Zombie: A person who has no energy, seems to act without thinking, and does not notice what is happening.
Whether we call them zombies or sleepers, there has been a lot of chatter recently in the digital media space around these types of subscribers and how media organisations need to engage better with these readers. For most companies, these users are generally defined as users with no activity in the last 30-90 days, but this may vary by organisation.
Axios recently reported that “over 43% of digital media subscribers become inactive the day after they subscribe, according to a new report, up from 39% in 2021.” While this can be a scary number, news publishers need to be thinking about how they reengage this cohort and bring them back to the site.
We know there was enough interest at some point for the reader to purchase a subscription, and now we just need to find that right catalyst to get them engaged again. We know the kind of content these readers were reading when they subscribed. From there, we can try to serve them similar content again. We also know what platform they were using to access the site: desktop, mobile, or app. This can be very useful as we work to understand the best way to engage them again.
Since these users are not coming to the site, how can we contact them?
E-mail is not normally a great option. If your organisation is like many publishers, these readers are already getting newsletters and other e-mails. However, they are not opening these, or, if they are opening, they are not clicking through.
An interesting point worth considering: It would be valuable for a publisher to cross-reference their list of zombies against their newsletter opens. If a zombie is still opening newsletters and your organisation is doing long-form pieces, then maybe they are getting enough news from the e-mail newsletter itself. This would be a great addition to your analytics library.
Even though normal e-mail newsletters may not get a zombie to return, contests promoted by e-mail are a great way to bring these readers back to the site.
In the last year, we have had several large subscriber-only contests here at Gannett. From George Strait to Eric Church to the Lumineers, we have been able to partner with concert organisers to give away tickets and prize packages to various concerts. We also just finished up an Amazon gift card giveaway as we ramped up to Prime Day.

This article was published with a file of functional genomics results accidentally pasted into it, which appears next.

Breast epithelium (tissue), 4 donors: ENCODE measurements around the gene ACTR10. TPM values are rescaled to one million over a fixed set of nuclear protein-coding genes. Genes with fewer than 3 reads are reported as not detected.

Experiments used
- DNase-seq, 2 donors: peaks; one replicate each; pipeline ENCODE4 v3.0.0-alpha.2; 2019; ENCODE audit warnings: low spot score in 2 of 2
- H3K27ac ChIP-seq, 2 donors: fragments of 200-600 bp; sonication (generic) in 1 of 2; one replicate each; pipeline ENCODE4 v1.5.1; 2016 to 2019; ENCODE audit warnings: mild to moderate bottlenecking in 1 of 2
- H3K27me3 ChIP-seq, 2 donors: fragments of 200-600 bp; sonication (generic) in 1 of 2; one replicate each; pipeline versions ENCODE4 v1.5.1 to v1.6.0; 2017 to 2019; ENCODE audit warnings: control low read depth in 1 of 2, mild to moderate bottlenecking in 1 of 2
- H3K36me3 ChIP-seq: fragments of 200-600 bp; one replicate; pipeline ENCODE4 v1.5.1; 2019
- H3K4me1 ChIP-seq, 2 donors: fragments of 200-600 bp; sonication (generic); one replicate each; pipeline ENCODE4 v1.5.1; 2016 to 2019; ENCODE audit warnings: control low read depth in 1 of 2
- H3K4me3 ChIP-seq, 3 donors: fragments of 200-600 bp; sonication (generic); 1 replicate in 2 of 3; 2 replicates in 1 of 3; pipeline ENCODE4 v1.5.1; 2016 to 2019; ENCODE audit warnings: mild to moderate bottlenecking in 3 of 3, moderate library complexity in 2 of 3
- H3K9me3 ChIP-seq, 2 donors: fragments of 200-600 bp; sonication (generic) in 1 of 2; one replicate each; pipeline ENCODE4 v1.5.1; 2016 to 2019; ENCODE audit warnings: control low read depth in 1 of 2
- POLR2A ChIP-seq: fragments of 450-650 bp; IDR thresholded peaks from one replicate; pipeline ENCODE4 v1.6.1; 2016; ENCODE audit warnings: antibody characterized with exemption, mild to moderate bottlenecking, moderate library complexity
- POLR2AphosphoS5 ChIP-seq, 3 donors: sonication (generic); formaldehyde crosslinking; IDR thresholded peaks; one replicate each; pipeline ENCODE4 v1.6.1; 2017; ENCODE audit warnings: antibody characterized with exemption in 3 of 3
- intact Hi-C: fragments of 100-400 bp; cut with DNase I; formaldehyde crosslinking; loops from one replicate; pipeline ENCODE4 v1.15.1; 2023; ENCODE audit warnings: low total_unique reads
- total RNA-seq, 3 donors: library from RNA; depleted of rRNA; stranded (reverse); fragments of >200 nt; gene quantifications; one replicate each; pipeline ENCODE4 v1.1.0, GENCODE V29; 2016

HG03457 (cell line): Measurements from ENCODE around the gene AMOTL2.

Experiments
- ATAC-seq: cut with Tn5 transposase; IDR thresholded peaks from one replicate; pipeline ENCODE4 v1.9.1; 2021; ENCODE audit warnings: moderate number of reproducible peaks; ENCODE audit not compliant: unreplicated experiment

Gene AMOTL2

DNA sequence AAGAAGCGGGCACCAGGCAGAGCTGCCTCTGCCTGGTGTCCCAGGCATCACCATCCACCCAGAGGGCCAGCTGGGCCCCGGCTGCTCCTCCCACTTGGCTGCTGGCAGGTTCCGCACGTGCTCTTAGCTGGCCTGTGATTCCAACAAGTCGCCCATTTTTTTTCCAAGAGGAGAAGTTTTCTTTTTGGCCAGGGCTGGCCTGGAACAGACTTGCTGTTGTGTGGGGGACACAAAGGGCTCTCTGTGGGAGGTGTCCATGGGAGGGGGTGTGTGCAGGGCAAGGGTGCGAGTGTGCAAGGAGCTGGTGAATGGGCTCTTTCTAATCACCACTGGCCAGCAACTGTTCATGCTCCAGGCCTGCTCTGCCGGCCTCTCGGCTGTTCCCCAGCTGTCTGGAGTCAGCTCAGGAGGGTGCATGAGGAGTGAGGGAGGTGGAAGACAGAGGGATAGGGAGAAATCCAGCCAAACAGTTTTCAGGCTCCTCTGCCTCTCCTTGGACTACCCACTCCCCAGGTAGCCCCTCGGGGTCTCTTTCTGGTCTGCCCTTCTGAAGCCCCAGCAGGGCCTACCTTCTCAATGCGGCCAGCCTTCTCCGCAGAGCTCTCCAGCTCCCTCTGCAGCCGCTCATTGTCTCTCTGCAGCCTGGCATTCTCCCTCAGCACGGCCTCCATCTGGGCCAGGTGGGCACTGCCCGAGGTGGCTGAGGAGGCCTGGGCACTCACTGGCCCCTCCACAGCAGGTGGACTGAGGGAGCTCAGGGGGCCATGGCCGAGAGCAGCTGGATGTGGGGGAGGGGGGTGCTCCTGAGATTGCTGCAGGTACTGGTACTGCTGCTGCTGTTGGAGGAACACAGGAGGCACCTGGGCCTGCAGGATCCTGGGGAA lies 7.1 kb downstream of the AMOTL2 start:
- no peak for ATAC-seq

We have seen great success here at Gannett with these contests and giveaways:
- This year, 43% of our subscribers that have come back to the site from our retention efforts have visited for these types of contests.
- These users then ended up with an average of 11.5 pageviews per user.
- Zombies made up 14% of this audience as well.
- These users who had not visited in at least 90 days ended up consuming 10.4 pageviews per user.
Another great way to engage with these users is through social media
We have tested this for quite some time and are seeing great results. We have used social media partners to post this content and run some testing on our own.
The critical piece to doing this on your own is to be sure you have a tool like Parse.ly that can identify what content is trending on your site and then break it down by subscribers or non-subscribers. The advantage of doing your own social media management is that you can have complete control over what is promoted and the financial resources you put behind each promotion.
We target two cohorts of users on social media to drive them back to the site: zombies and at-risk subscribers. At-risk subscribers are those who are on the verge of becoming zombies and have very low engagement. We see less than US$1 spend per unique visit back to the site and each of these subscribers is viewing at least 3.5 stories when they come back. We also analyse this down to a market level so that we can make constant tweaks as needed to improve engagement and our cost-per-click.
These may not be perfect solutions to reengage zombies, and there are more tactics that can be applied to bring subscribers back to the site. However, doing nothing is certainly not the right approach to shrinking this cohort and improving churn.